Simply stated, CPU affinity is the tendency for a process to run on a given CPU as long as possible without being moved to some other processor. When we run an application on a dual-core processor, usually both the cores get used depending on whether the application is multi threaded or not and how efficiently Windows distributes the threads between the 2 cores.
Its possible to take the control on your hands by assigning different applications to different cores so that they run only on the assigned core. By doing this you can assign one application to one core and another application to the other core, so that you can multitask and none of the 2 application interfere with each other. This comes handy when you want to say, rip a DVD and play a game at the same time. By assigning both the DVD ripping program and the game to seperate cores you can play your game with ease without having to worry about game lagging or low FPS.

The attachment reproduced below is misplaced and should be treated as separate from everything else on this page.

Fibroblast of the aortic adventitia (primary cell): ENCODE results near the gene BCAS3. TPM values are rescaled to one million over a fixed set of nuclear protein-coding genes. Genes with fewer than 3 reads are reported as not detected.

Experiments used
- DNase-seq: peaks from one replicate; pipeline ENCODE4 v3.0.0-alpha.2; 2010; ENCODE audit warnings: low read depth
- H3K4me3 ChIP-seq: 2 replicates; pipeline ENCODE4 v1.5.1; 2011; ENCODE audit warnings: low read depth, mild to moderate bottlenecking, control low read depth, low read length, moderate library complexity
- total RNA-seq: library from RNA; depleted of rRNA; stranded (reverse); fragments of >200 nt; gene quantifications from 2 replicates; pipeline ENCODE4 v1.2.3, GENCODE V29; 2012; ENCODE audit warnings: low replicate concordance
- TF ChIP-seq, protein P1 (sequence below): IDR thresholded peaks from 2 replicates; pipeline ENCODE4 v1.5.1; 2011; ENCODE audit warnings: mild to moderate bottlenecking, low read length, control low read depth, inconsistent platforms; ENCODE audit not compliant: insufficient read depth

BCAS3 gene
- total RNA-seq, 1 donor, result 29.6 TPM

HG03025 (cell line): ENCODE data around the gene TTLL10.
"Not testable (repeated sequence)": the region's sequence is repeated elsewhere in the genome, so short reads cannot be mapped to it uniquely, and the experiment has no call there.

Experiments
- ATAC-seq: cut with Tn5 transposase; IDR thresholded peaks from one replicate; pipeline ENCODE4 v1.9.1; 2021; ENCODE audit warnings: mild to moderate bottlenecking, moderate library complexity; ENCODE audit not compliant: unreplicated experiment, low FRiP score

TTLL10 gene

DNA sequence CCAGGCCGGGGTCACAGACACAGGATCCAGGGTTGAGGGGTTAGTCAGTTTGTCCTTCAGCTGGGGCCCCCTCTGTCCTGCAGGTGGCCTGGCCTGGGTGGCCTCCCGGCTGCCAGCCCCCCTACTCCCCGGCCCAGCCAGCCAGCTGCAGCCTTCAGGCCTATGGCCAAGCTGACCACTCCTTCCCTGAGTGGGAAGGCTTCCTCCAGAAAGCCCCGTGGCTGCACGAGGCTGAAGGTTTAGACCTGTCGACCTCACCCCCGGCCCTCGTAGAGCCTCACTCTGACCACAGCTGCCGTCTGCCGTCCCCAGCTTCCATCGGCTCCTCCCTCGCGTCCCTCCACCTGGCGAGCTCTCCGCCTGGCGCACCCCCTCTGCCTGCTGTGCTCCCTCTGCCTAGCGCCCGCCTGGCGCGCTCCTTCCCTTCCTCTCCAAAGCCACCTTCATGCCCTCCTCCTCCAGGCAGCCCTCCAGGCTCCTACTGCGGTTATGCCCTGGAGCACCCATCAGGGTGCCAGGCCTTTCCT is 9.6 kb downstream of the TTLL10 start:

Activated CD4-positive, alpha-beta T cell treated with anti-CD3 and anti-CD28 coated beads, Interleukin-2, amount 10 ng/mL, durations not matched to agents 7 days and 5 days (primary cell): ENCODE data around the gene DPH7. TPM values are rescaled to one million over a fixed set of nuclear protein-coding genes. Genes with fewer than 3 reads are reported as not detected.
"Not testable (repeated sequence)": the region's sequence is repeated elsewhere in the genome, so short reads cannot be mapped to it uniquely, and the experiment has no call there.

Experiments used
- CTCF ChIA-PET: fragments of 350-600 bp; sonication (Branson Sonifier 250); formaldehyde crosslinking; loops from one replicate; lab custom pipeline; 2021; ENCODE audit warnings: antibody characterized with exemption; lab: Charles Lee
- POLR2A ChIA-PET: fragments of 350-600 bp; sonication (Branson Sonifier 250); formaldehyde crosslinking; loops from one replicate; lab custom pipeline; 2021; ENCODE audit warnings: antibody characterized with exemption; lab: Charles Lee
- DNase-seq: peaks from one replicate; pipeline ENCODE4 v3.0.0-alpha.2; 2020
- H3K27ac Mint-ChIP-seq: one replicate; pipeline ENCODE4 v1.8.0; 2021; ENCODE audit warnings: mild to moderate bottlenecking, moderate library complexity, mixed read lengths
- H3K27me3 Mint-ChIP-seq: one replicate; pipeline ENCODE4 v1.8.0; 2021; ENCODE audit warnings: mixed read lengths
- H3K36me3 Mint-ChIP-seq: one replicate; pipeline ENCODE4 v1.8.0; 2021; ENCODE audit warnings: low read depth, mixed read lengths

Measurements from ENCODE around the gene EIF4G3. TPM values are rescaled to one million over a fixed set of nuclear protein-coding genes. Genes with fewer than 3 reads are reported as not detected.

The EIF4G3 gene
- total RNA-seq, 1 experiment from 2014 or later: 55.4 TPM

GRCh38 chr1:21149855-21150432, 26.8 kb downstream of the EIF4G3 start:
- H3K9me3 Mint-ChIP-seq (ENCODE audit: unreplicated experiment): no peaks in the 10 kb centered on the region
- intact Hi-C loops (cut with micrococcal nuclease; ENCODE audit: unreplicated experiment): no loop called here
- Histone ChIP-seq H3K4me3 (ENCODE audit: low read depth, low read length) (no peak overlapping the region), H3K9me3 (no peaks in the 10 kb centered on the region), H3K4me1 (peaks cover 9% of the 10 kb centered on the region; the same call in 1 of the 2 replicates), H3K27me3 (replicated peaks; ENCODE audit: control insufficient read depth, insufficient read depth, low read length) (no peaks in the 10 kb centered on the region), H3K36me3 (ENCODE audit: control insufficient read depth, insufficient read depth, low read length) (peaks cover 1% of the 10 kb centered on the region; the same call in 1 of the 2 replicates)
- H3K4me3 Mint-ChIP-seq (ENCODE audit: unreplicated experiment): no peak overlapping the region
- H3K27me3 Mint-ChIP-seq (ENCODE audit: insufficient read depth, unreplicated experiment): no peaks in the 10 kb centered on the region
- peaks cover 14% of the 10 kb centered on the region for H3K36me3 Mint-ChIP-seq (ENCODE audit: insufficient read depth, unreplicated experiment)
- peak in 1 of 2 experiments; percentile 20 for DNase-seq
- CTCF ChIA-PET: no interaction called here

Changing CPU affinity is easy.
1. First launch the program you want to change CPU affinity of.
2. Open Task Manager and then click on the Process tab.
3. Locate the application from the list and right-click, and then click Set Affinity
4. Now uncheck the corresponding box of whichever CPU you don’t want the program to run on.
This method can be a bit difficult to assign CPU affinity to games because you have to run the game for the process to appear on the task manager’s list, and once the game loads, the task manager disappears. There is workaround to this problem. For this download a small utilty called imagecfg.exe (24KB only)
1. First copy this tool to the game folder.
2. Now make a backup of the executable file of the game. Just copy it to some safe location. This is important.
3. Open command prompt and go to your game folder and type
imagecfg -a 0x1 game.exe (suppose the game file is game.exe)
Done. This will patch the game file so that it will run always on Core1. To assign it to core 2 type:
imagecfg -a 0x2 game.exe
Here are some screenshots:
A DivX encoder running without assigning CPU. Watch both cores in action.
The same encoder running after assigning it to Core1. See core2 lying idle.